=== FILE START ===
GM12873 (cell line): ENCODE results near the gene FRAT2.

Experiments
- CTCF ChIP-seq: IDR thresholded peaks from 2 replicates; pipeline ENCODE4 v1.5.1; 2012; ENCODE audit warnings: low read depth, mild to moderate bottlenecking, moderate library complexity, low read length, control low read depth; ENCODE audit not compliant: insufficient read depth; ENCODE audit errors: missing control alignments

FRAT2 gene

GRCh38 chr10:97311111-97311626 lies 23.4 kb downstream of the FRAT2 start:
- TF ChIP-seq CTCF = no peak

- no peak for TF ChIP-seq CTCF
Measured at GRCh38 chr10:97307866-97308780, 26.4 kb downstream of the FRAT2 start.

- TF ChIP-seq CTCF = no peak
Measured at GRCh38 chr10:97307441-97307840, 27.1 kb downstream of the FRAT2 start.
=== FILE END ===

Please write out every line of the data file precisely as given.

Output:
GM12873 (cell line): ENCODE results near the gene FRAT2.

Experiments
- CTCF ChIP-seq: IDR thresholded peaks from 2 replicates; pipeline ENCODE4 v1.5.1; 2012; ENCODE audit warnings: low read depth, mild to moderate bottlenecking, moderate library complexity, low read length, control low read depth; ENCODE audit not compliant: insufficient read depth; ENCODE audit errors: missing control alignments

FRAT2 gene

GRCh38 chr10:97311111-97311626 lies 23.4 kb downstream of the FRAT2 start:
- TF ChIP-seq CTCF = no peak

- no peak for TF ChIP-seq CTCF
Measured at GRCh38 chr10:97307866-97308780, 26.4 kb downstream of the FRAT2 start.

- TF ChIP-seq CTCF = no peak
Measured at GRCh38 chr10:97307441-97307840, 27.1 kb downstream of the FRAT2 start.